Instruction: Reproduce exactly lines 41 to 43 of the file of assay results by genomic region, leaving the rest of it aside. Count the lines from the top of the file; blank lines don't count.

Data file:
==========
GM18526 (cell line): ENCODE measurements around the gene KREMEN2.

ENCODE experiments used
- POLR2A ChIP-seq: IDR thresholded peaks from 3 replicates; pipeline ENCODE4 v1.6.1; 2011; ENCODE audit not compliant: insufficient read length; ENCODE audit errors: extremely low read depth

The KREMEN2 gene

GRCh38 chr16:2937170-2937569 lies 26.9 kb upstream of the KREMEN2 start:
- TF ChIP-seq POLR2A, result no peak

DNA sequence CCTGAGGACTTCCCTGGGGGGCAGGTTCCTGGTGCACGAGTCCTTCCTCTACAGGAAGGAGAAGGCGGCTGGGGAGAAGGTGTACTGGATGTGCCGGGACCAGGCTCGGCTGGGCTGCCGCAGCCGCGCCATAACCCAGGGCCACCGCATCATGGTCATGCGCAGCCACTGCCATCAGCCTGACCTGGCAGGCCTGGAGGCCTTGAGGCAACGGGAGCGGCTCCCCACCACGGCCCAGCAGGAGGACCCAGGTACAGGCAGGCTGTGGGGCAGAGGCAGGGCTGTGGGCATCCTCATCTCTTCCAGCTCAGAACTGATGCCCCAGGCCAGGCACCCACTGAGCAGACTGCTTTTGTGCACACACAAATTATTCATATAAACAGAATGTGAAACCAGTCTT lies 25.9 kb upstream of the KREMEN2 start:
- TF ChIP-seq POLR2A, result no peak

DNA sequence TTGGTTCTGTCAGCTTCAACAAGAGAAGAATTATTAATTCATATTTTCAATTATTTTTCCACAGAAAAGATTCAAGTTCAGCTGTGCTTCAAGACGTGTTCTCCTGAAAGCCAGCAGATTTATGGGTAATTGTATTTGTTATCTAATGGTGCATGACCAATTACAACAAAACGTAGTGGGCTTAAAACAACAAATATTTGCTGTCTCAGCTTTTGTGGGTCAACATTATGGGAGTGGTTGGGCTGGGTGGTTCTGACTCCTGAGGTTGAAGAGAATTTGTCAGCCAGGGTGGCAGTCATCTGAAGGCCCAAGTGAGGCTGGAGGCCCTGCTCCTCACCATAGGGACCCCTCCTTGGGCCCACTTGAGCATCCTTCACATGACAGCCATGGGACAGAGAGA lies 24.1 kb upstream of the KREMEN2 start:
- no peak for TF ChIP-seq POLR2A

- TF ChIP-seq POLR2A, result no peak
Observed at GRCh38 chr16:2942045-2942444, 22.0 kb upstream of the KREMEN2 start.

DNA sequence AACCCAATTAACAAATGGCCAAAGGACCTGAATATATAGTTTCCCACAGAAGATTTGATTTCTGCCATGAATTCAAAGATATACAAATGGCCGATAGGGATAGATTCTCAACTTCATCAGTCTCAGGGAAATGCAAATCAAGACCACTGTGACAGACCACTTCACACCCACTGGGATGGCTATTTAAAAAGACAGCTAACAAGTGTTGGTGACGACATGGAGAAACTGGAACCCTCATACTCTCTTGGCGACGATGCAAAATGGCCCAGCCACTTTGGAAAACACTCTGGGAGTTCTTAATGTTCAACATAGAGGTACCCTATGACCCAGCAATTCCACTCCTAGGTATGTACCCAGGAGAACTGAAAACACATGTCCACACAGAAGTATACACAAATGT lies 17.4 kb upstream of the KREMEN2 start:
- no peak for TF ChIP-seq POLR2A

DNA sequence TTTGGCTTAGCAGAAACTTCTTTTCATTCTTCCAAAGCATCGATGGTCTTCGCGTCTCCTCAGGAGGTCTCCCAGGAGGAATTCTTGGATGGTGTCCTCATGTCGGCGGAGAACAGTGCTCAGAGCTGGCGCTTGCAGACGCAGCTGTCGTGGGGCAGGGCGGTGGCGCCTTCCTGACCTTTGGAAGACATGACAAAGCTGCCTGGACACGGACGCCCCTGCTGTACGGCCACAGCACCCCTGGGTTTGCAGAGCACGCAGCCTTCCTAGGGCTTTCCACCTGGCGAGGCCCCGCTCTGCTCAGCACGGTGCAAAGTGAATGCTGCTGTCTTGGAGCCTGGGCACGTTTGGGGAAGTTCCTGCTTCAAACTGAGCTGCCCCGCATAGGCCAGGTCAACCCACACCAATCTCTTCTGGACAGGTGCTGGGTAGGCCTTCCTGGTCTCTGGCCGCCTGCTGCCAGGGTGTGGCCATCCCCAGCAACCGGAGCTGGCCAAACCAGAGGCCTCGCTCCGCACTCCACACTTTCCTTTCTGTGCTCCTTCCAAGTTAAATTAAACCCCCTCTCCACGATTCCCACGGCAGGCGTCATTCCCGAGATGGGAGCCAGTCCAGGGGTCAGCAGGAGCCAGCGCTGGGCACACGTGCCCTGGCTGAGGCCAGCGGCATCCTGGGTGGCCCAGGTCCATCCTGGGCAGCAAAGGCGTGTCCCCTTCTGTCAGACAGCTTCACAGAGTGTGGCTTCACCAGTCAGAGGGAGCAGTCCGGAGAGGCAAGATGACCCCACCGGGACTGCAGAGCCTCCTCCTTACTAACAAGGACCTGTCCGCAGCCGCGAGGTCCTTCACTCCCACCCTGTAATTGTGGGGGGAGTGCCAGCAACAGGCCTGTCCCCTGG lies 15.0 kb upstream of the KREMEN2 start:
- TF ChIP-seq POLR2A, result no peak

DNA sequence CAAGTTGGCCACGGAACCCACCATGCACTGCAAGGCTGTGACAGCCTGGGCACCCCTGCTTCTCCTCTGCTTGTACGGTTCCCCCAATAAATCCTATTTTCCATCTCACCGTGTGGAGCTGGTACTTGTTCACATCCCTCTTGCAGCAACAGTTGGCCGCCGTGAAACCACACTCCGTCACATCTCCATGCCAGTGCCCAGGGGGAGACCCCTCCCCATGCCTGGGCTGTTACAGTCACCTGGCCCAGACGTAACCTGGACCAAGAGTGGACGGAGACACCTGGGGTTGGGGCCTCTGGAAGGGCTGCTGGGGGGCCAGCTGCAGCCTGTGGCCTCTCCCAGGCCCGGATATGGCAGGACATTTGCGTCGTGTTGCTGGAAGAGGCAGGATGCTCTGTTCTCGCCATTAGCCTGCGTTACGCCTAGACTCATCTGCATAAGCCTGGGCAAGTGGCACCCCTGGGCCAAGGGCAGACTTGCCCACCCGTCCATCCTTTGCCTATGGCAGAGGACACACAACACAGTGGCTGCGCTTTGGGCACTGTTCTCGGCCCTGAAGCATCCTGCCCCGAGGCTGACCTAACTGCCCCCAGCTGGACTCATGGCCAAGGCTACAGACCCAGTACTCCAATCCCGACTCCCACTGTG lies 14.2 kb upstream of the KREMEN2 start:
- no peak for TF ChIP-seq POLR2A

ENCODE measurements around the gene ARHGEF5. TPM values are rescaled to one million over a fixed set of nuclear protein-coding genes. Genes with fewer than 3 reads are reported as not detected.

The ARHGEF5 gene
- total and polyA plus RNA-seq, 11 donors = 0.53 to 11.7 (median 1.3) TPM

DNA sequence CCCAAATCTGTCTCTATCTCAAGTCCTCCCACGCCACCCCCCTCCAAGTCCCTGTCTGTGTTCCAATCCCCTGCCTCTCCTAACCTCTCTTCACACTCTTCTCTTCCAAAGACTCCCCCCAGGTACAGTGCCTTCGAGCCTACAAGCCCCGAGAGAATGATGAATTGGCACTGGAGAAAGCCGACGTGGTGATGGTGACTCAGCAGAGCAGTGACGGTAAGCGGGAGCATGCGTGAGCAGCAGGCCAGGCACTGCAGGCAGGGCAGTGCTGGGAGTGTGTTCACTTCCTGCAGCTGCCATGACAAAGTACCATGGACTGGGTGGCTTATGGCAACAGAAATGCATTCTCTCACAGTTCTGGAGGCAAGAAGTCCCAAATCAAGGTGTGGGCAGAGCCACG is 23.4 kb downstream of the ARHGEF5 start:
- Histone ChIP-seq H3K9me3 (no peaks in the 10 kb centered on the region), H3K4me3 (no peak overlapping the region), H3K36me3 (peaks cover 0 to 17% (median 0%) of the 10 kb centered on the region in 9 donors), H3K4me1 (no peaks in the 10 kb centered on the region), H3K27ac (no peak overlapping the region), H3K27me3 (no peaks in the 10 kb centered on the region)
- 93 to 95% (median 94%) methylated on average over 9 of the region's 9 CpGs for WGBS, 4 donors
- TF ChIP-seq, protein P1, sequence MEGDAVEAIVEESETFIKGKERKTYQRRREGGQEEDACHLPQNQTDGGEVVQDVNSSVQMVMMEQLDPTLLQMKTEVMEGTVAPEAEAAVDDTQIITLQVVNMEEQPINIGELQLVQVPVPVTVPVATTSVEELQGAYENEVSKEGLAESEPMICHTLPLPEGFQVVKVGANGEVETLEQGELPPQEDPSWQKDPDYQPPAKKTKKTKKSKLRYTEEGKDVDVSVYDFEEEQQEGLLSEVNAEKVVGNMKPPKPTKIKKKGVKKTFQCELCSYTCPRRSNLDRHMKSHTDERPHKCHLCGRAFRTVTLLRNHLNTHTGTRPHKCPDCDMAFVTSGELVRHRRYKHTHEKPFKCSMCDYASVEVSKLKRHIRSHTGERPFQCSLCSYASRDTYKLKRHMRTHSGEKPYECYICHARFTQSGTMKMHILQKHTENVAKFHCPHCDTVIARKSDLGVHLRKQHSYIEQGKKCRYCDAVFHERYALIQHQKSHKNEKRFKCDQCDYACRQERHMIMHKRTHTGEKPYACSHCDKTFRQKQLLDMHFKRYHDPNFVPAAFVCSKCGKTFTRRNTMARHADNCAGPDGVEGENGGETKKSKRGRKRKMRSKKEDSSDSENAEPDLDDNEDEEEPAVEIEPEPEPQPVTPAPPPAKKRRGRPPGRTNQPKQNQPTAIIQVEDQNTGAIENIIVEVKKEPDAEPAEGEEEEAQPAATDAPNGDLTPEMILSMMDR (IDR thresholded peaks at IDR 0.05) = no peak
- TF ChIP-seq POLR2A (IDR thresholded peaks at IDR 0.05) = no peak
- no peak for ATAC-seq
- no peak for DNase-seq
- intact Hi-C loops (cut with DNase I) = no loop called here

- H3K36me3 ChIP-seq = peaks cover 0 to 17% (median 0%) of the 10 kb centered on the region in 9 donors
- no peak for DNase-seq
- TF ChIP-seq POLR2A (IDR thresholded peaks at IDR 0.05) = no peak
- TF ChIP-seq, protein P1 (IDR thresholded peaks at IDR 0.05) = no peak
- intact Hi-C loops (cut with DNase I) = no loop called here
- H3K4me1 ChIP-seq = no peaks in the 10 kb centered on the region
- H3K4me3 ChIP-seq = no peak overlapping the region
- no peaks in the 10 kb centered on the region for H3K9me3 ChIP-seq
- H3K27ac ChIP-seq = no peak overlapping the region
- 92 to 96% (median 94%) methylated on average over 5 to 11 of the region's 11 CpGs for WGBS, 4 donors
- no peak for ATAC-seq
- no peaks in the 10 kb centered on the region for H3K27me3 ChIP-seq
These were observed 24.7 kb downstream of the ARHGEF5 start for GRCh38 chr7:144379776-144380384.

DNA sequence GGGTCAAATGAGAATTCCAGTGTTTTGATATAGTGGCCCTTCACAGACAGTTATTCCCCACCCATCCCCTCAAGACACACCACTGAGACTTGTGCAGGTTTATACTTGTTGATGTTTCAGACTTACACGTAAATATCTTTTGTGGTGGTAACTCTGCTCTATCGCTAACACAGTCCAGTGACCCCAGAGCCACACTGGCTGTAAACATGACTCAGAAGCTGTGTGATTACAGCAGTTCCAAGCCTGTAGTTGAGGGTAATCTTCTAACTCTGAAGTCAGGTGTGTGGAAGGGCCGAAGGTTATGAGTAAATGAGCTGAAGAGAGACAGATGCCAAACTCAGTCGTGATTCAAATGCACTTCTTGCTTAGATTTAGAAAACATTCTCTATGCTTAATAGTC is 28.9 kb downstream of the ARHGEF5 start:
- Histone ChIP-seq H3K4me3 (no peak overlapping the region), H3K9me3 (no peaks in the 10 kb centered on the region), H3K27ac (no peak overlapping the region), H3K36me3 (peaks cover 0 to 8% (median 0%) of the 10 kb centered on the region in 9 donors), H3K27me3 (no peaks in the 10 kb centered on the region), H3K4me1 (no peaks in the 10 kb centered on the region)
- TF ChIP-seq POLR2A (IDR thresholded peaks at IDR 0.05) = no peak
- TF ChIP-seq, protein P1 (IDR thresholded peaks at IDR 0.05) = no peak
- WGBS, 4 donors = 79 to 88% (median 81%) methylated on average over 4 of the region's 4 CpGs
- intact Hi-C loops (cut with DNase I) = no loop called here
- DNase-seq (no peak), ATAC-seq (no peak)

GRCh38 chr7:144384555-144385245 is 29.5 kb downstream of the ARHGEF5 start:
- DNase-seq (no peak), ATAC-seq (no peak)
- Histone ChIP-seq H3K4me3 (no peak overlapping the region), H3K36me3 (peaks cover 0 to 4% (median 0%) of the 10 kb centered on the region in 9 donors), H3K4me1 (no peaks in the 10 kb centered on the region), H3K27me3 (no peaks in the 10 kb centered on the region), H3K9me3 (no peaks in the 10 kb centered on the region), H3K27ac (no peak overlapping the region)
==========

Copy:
- no peaks in the 10 kb centered on the region for H3K27me3 ChIP-seq
These were observed 24.7 kb downstream of the ARHGEF5 start for GRCh38 chr7:144379776-144380384.

DNA sequence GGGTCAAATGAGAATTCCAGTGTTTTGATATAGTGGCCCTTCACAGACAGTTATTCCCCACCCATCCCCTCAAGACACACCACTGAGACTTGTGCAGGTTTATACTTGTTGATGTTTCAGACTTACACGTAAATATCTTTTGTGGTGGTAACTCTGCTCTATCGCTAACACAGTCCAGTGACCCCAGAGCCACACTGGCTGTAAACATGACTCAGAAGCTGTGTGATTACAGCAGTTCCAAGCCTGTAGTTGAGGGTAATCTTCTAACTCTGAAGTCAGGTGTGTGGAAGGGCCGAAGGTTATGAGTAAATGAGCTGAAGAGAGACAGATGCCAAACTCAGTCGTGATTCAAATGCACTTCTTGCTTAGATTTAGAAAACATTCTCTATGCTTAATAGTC is 28.9 kb downstream of the ARHGEF5 start: